Ming: It is surreal. To have those people come up to me and say they are fans of the show and like I’m doing, it’s very cool. I mean to me it’s just something I do every summer with my friends. It very much feels like summer camp and it just gets put on tape. I love how it comes on after The Walking Dead and Talking Dead because I’m still a huge fanboy. I want to meet these people (Zabka, Pearlman, Jason David Frank) because they were such huge parts of my childhood. I know they are actors and actors are regular people but also they were so awesome that what they did shaped my life. It’s cool to be able to meet them now on this level. I mean we aren’t on even ground but like my badge is the same as theirs so there’s a modicum of respect and it’s all just really cool. So if they want to treat me as if they don’t know me or blow me off I will catch up with them later.

GP: Yeah in some cases you moderate their panels afterward (laughs) 

Ming: Yeah moderating the panels is cool too. I mean I’m so glad it happened this way to me. As a fan first, where as a lot of people here grew up in the acting world and the con thing came later to them. So I’m really lucky in that way. I like that I’m a fan first.

GP: Absolutely. I think it keeps it authentic.

Ming: It’s definitely way more fun.

GP: I’ve noticed that you seem to be spearheading the task of taking on these cons more and more lately. The others (Mike Zapcic and Bryan Johnson) join you time to time but not always. So is that your ambition? Are you going to be a lot more Comic Con oriented or branch off and do your own thing?

Ming: We’ll see. I think Comic Book Men works so well because it’s the four of us. It wouldn’t work with just three of us or one of us. Out of the four of us though, I think Bryan Johnson and I have a great dynamic where I will do something and he just reacts to it honestly.

GP: Mike Zapcic is great too. Don’t forget him. He’s like the straight man to you guys comedy.

Ming: That’s true. So I want to continue to do as much with the show for as long as I can because I love it so much. Mike and I have a couple podcasts together and we work very well on that so we have such a well rounded base. I would love for Comic Book Men to keep on going forever, I know it can’t but I’d really like it to. I’m happy with that right now.

GP: Well seven seasons is nothing to sneeze at.

Ming: I’d like to keep the energy from this going and be somewhere in the Pop Culture world after this, I don’t know where it will be but we will see. I will take an opportunity no matter how weird or how small it may be. You never know where it will take you. It might even be more of the Con world. They don’t seem to be stopping any time soon.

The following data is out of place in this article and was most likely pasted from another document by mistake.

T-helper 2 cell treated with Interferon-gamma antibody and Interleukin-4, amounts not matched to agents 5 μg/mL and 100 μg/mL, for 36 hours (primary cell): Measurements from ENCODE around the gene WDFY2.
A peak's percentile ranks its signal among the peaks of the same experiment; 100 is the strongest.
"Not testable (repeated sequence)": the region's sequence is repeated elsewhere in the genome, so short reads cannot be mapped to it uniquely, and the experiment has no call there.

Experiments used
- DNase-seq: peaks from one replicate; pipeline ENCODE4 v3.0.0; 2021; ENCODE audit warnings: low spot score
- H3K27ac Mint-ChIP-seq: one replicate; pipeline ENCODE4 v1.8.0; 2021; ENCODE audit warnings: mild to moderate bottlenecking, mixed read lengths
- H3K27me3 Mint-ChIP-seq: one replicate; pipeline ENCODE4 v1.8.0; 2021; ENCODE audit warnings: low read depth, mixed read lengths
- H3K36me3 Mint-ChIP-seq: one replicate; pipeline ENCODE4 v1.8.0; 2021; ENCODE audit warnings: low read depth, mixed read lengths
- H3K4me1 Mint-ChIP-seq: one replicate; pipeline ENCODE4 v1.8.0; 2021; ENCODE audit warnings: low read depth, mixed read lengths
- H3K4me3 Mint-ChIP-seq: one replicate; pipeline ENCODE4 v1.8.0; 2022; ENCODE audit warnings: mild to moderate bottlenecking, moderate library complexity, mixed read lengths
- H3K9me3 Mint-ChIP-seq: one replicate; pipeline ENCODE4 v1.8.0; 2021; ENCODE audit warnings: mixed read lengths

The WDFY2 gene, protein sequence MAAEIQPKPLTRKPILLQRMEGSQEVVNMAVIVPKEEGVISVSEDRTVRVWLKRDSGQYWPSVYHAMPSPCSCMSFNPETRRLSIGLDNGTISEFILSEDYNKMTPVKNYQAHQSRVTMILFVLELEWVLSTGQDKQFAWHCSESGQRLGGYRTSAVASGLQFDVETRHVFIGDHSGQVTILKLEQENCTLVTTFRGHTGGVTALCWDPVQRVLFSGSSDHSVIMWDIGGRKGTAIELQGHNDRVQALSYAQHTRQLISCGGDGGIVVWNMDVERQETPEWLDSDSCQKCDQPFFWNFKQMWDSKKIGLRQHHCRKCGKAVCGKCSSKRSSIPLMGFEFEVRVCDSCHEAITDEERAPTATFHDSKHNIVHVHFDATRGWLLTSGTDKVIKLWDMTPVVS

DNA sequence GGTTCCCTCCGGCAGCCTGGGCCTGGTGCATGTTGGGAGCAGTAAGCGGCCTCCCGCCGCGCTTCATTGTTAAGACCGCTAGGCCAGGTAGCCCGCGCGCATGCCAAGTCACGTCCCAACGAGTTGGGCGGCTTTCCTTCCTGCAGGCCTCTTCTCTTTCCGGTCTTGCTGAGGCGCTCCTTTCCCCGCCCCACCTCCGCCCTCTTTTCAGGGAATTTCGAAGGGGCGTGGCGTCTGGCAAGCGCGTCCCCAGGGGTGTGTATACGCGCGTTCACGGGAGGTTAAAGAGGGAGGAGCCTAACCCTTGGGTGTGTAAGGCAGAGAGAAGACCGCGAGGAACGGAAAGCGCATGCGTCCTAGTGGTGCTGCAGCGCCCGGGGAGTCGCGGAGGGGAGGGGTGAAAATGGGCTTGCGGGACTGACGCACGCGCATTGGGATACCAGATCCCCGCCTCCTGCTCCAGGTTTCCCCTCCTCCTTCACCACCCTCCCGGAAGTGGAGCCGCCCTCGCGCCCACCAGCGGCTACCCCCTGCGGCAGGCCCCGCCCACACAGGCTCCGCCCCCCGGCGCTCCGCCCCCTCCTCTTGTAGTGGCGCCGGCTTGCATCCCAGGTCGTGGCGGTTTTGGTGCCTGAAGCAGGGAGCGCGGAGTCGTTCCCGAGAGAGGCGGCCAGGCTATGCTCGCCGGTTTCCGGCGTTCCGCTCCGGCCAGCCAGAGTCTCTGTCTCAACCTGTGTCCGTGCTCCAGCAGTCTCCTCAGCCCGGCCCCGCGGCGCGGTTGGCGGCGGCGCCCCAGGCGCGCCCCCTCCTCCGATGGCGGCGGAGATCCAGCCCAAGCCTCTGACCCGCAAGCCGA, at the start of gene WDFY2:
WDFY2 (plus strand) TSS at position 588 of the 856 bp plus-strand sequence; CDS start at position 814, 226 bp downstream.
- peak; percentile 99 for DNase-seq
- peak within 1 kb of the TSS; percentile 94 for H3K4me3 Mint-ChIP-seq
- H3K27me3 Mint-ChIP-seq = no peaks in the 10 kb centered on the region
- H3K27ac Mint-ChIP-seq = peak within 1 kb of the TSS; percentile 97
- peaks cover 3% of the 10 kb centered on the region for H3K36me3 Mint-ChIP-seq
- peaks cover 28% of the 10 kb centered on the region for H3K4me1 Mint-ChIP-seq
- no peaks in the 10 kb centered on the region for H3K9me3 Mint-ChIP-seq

GP: They do not. You know what I think would be ideal though? Is that one day you open your own store across the street from the (Secret) Stash and you become a bigger deal then all of them. That would be great.

Ming: That would be so fun. We could have like a rivalry and all kinds of pranks and hijinx. Maybe we’d even have a gang war with like Molotov cocktails (laughs) not really but you know, just a lot of weird and fun stuff.

GP: Absolutely. I’d watch the hell out of that. Well thank you for your time and so much success to you.

Ming: Thank you man. Absolutely this was great. See you around.

Well that was my chat with Ming “The Mighty” Chen. Such a great guy. He loves what he does and wants to do it always, for the fans. You can’t beat that. Hope you see him at a Con in the near future.

Till next time true readers!

TV Review: Comic Book Men S5E13 Hometown Heroes

comic book menIn this episode of Comic Book Men, Phoenix Jones, a real-life superhero, visits the Stash and patrols Red Bank with the guys. Walt reminisces about an iconic Hulk toy.

Well, two episodes in a row is what it looks like for this series to do before reverting back to it’s less than ideal ways.

The episode has some interesting moments that don’t go enough into details. There’s a guy purchasing a Son of Satan comic, which would have been a great opportunity to discuss the character and the comics code. But, the discussion is pretty light and while there’s some discussion of the history of the character, there’s definitely not enough.

There’s also a segment of a guy selling a Hulk belt. It’s an interesting segment in that it’s an item I’ve never seen and it’d have been great to discuss a lot more about it, but again there’s not much discussion, not even the complete item is shown.

Finally, a third segment has a guy selling a one of a kind mask he made. While it is interesting, but the more interesting discussion of the fact this guy commissioned the mask to be made is glossed over. Again, a missed opportunity.

The majority of the episode is about Phoenix Jones, and while it’s fascinating to hear his story (a topic I’m interested in), it doesn’t have a lot to do with a comic book store, the general geekdom world sure. And this leads to them going on one of their adventures which felt more like it was making fun of Jones, their guest.

The episode slips into old habits, has a bit of a mean streak when it comes to Jones, and misses a lot of easy opportunities. Just a bad episode overall.

Overall rating: 6.8

TV Review: Comic Book Men S5E12 Baby Jay

comic book menIn this episode of Comic Book Men, Jason Mewes brings his baby daughter to the Stash so she can meet the guys. A customer sells a collection of comic book Slurpee cups.